We created this FastDraw for the Ewing Marion Kauffman Foundation “Sketchbook” Series. Gary Schoeniger, creator of the Ice House Entrepreneurship Program, helps explain the challenge of finding a curriculum appropriate and beneficial for Entrepreneurs.
I’m Gary Schoeniger. I’m the founder of the Entrepreneurial Learning Initiative. We’re the creators of the Ice House Entrepreneurship program.
We all know that entrepreneurship education has never been more important than it is today. And yet, the subject of entrepreneurship is still not well understood, and consequently, much of our efforts to teach entrepreneurship are limited in terms of efficacy, scalability, and scope. In the past, we ignored entrepreneurs. They were looked upon as mavericks or fringe players who bucked the system. Today, they have become the engines that are now driving our economies. And yet, while we know a lot about the inner workings of large, established companies, and small business management, the entrepreneurial process is still widely misunderstood.
Much of our efforts are over-influenced by the Silicon Valley narrative, which often leads to a plan and pitch approach where students are encouraged to develop new technologies, conduct market research, write business plans, and present their ideas to potential investors. Yet what many don’t realize is that very few businesses actually start this way. In fact, far less than one percent of all new ventures created in the U.S. each year receive venture capital investment at their inception. So while these elite Silicon Valley success stories may capture headlines, they do not accurately reflect the process that most entrepreneurs undertake.
Others fail to distinguish between entrepreneurship and small business management. They tend to approach a startup as if it were simply a smaller version of a large corporation. They encourage students to learn business management skills such as marketing and finance, accounting and legal structures—skills that are important for managing an existing business, yet skills that are not all that helpful when it comes to identifying and evaluating new opportunities.
The truth is entrepreneurship is not management, and neither of these approaches accurately portrays the process that entrepreneurs typically undertake. In fact, when we began to look at the research, a very different picture began to emerge. We found that the carefully planned, venture-backed startups are by far the exception rather than the rule. We found that even large, established companies have humble improvised origins. And even entrepreneurs like Sam Walton and Bill Gates initially set out in pursuit of highly uncertain, niche opportunities with very limited resources. We also found that entrepreneurs are not likely to be experts with years of experience in their chosen field. In fact, many have no experience at all, and yet somehow, they manage to succeed.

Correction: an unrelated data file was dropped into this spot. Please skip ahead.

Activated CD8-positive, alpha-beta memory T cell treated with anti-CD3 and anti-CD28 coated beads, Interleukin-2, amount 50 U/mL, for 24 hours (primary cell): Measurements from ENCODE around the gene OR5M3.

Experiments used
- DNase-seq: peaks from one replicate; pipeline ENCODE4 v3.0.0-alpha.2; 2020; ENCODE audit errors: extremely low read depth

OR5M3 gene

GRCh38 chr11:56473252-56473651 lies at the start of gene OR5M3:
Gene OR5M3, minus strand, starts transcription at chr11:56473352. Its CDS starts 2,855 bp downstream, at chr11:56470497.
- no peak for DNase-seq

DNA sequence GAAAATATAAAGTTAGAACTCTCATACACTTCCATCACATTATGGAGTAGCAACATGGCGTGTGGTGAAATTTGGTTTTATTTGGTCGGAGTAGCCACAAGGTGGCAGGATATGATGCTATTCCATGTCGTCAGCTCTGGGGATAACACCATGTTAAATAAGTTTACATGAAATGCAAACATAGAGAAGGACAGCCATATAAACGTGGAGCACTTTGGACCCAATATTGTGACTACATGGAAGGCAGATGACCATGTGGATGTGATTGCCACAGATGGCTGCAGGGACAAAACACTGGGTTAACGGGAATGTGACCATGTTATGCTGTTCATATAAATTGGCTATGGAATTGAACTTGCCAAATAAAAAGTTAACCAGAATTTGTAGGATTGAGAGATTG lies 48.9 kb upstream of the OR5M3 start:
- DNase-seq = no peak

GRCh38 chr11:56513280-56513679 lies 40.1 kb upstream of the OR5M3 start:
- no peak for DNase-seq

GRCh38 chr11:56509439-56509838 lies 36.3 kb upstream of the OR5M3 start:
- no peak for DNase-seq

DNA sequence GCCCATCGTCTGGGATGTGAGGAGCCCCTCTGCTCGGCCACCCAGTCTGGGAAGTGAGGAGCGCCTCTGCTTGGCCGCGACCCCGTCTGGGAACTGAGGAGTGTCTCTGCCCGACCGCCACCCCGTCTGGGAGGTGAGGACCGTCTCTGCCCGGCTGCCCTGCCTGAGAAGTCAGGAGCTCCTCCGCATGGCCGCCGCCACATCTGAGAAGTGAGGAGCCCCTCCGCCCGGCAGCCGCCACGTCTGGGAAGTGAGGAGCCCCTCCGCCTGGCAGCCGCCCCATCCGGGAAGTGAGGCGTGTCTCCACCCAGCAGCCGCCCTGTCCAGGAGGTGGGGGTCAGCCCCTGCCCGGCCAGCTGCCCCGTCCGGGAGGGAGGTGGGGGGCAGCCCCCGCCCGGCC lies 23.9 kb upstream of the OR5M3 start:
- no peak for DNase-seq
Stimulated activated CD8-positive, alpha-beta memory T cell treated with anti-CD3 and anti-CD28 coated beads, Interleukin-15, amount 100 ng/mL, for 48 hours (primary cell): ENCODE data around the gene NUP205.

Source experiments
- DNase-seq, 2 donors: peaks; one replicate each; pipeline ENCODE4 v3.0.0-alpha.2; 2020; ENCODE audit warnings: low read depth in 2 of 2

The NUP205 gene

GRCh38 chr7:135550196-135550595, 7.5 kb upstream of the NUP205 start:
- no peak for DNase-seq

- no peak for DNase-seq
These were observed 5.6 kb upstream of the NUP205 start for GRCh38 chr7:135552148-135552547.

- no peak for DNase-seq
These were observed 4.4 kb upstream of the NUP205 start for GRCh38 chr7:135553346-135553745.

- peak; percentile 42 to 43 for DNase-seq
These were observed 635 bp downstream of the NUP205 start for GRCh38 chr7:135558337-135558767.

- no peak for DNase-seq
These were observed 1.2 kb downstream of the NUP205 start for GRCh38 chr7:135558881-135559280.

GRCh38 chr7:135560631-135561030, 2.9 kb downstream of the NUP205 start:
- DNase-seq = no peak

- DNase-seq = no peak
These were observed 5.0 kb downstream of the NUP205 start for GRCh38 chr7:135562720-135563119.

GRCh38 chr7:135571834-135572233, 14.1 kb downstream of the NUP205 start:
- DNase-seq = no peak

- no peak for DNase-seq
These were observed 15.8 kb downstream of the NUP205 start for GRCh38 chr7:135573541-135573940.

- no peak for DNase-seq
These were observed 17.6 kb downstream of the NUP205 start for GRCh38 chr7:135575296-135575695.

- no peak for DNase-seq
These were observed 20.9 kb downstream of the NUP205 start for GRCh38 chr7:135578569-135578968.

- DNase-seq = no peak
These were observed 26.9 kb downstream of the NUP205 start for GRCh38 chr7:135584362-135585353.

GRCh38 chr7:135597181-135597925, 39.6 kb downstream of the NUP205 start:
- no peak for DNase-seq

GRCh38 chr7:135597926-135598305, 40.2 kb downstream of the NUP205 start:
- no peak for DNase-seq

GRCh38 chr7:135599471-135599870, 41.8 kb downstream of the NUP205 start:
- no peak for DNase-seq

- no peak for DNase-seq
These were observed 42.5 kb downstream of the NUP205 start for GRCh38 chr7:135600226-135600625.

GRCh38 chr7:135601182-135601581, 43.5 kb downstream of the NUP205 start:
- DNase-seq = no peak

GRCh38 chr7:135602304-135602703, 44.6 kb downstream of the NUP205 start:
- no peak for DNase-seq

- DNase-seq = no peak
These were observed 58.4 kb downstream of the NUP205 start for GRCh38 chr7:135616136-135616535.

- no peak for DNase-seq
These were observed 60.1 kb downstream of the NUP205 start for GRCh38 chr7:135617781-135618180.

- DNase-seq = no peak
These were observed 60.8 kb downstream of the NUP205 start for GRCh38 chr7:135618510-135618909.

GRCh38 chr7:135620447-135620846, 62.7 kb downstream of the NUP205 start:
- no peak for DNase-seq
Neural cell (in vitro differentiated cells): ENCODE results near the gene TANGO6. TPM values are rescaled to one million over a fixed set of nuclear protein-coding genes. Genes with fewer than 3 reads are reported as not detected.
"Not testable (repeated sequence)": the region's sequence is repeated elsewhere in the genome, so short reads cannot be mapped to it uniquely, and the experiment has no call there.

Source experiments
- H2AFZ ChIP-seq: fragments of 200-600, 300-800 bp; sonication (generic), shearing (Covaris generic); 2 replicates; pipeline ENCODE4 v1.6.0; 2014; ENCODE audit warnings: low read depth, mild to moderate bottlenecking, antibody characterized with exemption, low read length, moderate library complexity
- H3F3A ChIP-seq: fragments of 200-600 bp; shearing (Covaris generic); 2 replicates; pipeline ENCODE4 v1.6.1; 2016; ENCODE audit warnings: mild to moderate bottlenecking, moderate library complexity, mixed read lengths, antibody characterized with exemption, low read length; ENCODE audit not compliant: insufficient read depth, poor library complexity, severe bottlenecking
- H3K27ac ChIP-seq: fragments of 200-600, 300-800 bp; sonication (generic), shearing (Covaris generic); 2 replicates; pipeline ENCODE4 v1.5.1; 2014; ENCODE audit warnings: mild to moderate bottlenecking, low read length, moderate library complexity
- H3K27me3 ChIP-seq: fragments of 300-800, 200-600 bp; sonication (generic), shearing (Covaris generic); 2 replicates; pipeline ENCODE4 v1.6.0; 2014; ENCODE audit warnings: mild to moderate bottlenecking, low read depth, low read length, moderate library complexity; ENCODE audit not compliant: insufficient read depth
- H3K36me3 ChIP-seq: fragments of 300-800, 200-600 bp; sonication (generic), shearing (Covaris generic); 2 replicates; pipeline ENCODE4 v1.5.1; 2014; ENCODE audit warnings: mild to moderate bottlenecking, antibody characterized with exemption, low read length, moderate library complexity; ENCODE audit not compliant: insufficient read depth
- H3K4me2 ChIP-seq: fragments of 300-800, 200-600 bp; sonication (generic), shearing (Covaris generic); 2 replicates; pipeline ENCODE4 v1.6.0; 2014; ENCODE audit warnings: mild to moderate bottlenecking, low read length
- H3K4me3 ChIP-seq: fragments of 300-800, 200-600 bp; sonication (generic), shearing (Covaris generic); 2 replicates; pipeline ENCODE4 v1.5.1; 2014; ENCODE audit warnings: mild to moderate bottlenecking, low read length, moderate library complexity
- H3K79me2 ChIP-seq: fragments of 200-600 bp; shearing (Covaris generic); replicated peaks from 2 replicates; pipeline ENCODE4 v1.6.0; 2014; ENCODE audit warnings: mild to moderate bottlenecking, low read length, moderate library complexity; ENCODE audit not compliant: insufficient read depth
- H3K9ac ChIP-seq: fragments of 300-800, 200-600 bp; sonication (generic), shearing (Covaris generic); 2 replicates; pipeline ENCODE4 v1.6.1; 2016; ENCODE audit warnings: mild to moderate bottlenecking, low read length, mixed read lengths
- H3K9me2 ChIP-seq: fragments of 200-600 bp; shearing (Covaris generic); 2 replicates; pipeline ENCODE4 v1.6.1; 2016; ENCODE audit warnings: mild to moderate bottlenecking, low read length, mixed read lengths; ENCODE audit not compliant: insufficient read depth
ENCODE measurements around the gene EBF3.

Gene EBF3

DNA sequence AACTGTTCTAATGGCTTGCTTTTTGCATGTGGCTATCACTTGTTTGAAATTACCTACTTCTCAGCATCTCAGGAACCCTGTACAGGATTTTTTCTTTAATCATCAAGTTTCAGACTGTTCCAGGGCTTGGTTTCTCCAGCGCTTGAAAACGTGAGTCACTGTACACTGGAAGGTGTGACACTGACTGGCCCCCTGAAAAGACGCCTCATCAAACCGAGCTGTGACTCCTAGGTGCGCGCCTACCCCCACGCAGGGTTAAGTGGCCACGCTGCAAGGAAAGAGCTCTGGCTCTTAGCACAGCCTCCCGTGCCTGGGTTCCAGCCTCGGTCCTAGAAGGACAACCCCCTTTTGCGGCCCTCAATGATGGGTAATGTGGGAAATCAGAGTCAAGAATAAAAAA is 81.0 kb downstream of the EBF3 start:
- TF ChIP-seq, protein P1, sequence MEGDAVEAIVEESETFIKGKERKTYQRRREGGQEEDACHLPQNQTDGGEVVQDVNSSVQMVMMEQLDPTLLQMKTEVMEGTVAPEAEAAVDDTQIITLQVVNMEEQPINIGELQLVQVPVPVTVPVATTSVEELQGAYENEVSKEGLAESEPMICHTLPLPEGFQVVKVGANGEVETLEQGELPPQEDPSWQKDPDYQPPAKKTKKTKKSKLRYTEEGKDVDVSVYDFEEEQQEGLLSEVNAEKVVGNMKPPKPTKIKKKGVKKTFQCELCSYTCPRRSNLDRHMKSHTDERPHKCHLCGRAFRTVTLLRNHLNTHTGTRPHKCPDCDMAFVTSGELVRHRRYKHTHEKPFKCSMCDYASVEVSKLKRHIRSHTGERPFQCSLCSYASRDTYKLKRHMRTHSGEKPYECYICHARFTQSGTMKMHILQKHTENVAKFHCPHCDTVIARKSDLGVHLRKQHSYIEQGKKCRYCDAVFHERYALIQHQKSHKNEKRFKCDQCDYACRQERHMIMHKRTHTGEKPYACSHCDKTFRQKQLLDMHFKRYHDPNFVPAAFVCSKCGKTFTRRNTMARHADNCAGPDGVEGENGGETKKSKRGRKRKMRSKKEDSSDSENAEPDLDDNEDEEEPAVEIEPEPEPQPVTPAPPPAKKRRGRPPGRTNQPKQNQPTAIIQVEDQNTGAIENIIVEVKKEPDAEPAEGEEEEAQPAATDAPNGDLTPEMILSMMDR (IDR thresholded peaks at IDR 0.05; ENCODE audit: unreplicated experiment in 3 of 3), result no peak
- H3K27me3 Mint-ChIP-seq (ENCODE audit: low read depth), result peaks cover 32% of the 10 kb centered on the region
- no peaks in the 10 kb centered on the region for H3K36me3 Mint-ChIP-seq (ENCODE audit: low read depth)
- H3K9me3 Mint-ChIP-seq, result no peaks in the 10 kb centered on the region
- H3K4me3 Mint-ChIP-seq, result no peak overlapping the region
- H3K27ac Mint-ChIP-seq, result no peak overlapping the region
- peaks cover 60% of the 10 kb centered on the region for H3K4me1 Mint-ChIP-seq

The real question is, how? How are they able to identify and evaluate opportunities that others overlook? What is the mindset and the process that ultimately enables them to succeed? We couldn’t find a curriculum that adequately addressed these critical questions. That’s why we created the Ice House Entrepreneurship program. We wanted to design a program that would inspire and engage a broad range of students from a wide variety of backgrounds, disciplines, and interests. We wanted to develop an experiential problem-based approach that would immerse students in real world, resource-constrained circumstances that will help them develop critical thinking, communication, effective problem-solving, and other key entrepreneurial skills. And, we wanted to create a scalable program, one that would not require the instructor to become an expert in the field of entrepreneurship.
At the end of the day, entrepreneurship is more than an academic discipline. It’s really a mindset. It provides a framework for thinking and acting that can empower anyone to succeed. And in today’s world, it’s a mindset that every student needs.
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